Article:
This year, the Dairy Barn Arts Center, 8000 Dairy Lane, is hosting its Quilt National from May 29 to Sept. 5.
In 1979, Quilt National was founded by Nancy Crow, Françoise Barnes and Virginia Randles. The intention of the exhibit is to promote the art of quilt-making and also to promote art itself outside of traditional parameters and exhibit the quilts in their true art form.
Being the 22nd biennial Quilt National, the exhibit displays the work of 84 artists from an overall of 14 countries and five continents.
Holly Ittel, Quilt National and exhibition director at the Dairy Barn, said the exhibition has traveled all around the world in years past. Due to it being a global exhibition, it is internationally recognized as the premier contemporary quilt exhibition.
“People have an emotional connection to this exhibition,” Ittel said. “In 2019, there was a visitor who came in from Germany with tears in her eyes and she said, ‘It's been my life's dream to visit Quilt National.’”
For many artists, Quilt National was also a dream to fulfill. Through a journey of learning how to quilt, many artists found it ultimately brought them to where they are today. The colors, patterns, shapes and sizes of the quilts are all personalized to every artist and their individualized eye for creativity.
Michael Ross, an artist from Pennsylvania, said the exhibit is a chance to see a full show dedicated to the art of quilt making. Ross said the drive, no matter the distance and time, is worth the experience at the exhibit: the chance to see the artists and their work evolve.
“Technically, it's a quilt, and it's not to diss the history or that medium and everything that this is evolved from, but it's really more of a means,” Ross said. “Because when I show people pictures of my work they go ‘That’s a quilt?,’ or they'll see a picture and they’ll ask ‘Is that a painting?’ I think it's kind of in that process – it's making more and more progress in being recognized as its own medium and fine art. It's going to take some time, but this is what we (artists) do.”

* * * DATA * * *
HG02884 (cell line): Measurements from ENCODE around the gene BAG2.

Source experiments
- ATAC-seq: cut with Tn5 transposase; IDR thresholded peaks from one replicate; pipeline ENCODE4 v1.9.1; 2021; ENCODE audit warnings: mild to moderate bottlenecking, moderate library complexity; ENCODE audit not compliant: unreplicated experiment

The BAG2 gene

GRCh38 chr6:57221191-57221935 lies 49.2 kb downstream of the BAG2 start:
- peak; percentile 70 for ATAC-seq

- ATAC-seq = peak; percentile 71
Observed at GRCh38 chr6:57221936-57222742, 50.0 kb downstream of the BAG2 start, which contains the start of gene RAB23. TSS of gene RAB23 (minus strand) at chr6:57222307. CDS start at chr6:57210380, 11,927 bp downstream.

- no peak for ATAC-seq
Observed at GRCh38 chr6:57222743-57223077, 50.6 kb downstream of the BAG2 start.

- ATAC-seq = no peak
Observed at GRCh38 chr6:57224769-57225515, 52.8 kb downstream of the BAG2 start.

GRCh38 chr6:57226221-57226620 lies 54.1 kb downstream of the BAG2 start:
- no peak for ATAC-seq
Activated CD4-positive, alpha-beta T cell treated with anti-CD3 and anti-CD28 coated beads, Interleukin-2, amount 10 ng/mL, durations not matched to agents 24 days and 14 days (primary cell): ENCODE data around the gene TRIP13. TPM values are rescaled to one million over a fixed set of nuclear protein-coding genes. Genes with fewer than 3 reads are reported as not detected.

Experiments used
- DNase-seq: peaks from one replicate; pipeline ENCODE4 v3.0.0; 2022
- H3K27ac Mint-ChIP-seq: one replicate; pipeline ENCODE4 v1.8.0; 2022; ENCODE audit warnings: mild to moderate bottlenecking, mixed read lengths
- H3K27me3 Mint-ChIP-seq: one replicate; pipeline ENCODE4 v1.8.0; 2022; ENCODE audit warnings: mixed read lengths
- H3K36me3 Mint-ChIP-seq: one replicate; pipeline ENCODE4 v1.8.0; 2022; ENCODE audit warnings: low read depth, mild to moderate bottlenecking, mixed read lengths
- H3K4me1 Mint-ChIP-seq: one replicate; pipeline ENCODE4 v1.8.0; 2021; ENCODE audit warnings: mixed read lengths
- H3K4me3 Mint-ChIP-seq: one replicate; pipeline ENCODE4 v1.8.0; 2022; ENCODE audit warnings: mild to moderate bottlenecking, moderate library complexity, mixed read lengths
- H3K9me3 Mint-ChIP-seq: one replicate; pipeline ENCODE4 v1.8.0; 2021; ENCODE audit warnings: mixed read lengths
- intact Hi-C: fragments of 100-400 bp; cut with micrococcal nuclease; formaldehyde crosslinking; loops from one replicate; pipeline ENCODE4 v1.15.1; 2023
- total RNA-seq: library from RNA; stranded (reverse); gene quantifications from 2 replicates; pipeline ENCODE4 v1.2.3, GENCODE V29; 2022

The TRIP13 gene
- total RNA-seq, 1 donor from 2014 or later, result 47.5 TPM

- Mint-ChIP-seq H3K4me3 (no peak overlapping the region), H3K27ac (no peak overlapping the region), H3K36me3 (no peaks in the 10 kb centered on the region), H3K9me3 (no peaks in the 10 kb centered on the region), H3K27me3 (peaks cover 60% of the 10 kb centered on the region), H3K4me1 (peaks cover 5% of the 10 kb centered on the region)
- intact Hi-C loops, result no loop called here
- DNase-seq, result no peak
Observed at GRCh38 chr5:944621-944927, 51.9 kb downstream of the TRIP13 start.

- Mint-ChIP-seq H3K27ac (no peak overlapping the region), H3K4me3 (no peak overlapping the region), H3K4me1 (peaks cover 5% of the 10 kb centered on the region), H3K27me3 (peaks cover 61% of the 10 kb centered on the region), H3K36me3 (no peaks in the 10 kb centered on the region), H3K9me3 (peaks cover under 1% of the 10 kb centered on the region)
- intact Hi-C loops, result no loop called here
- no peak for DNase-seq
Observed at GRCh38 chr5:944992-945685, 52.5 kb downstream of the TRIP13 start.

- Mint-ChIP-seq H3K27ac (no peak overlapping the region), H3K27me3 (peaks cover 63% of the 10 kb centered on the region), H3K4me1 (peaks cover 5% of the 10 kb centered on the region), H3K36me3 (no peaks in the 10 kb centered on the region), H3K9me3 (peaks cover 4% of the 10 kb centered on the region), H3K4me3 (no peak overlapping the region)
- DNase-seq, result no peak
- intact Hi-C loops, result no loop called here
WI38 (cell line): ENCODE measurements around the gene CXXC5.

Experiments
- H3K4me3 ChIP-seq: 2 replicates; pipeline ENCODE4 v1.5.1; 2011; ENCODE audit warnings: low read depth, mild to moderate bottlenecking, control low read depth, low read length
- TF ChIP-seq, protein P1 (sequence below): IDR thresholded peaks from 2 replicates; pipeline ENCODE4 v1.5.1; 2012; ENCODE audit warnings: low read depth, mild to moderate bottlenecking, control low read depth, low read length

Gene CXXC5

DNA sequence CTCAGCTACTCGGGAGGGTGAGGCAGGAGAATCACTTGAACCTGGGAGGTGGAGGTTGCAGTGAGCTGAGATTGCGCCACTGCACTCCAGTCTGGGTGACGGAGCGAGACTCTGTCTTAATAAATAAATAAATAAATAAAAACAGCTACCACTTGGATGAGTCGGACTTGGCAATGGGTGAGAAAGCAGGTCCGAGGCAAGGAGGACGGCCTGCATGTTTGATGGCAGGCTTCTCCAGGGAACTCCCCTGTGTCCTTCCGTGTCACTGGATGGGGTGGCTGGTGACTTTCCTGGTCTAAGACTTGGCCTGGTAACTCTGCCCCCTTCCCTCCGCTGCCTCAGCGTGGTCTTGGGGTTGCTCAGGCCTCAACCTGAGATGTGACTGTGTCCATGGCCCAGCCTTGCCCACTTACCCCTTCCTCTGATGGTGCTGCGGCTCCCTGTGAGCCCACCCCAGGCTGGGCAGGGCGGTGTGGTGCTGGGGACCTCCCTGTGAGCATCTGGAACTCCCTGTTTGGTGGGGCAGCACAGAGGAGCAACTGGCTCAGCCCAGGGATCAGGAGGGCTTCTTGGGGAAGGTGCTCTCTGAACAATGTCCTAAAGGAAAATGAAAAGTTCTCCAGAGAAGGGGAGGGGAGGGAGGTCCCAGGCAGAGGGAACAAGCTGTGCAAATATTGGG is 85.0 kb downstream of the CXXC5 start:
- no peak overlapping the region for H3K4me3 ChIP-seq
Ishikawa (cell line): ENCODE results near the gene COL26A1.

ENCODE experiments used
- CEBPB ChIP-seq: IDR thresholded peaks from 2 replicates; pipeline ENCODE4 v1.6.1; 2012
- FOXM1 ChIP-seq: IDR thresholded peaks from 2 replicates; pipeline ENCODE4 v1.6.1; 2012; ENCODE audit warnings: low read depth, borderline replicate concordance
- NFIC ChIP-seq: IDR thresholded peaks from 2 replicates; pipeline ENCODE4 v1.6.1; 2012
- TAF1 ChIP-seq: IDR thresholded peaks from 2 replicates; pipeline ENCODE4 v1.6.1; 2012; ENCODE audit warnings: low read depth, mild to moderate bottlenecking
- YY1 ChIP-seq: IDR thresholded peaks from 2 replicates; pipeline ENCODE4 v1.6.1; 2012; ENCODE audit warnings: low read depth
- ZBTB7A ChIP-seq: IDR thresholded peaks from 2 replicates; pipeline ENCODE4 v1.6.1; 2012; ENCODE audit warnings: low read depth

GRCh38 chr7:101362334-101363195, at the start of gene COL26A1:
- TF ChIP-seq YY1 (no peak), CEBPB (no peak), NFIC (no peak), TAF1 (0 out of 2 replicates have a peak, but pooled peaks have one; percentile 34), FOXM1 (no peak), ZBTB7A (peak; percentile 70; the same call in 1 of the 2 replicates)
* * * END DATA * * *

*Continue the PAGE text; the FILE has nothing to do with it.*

Like Ross, Sandy Shelenberger, an artist from Ohio, said the art deserves to be seen. Shelenberger also said, due to the range of artists, the quilts have their own variety and technique.
Shelenberger wants those interested in visiting to make their way out and hope those who do keep an open mind.
“Look at it with an art lens instead of ‘Oh my grandmother quilts,’” Shelenberger said.
The all-around difference of the quilts makes for a new view in every direction of the exhibit. Shellenberger said with artists using different techniques, the patterns may be hard to recognize but it overall adds to the creativity.
Margaret Black, an artist from Pennsylvania, said her quilts build off of each other and have a cohesive look if put side by side, which personalizes her art. Black encourages everyone to visit the exhibit due to quilts’ importance in everyday life.
“I think that people should come to see a fiber art quilt show like this, to see that it can be hung on the wall as art,” Black said. “Some collectors go home and measure the space above their couch, and then they come back and they'll buy a piece – and doctors offices and hospitals. So many of these are soothing quilts. It would give people more to think about, (rather) than ‘I'm on my way to the dentist's office’ or ‘I have to go see the doctor.’ When you're waiting in a hospital, it's so nice to have soft art on the wall…the texture of it – it's warm.”
For many, these quilts are a way to express feelings that are unexplainable with words. They each have a story to tell and an impression to leave.
The exhibit will be open Tuesday through Sunday, 11 a.m. to 5 p.m. Reservations are required and can be made on the Dairy Barn’s website. Those who are not able to view the exhibit in-person are able to view the quilts via YouTube.
With their passion and precision to display their artwork, Ross, Shelenberger, Black and all the other artists of Quilt National are able to communicate their talent through their work and encourage all to experience the effect of the event.
“It comes from the heart – that's why it's sometimes hard to show the work,” Black said. “I know that quilters will tell a bad event in their artwork just to move it out of their body and project it onto a quilt.”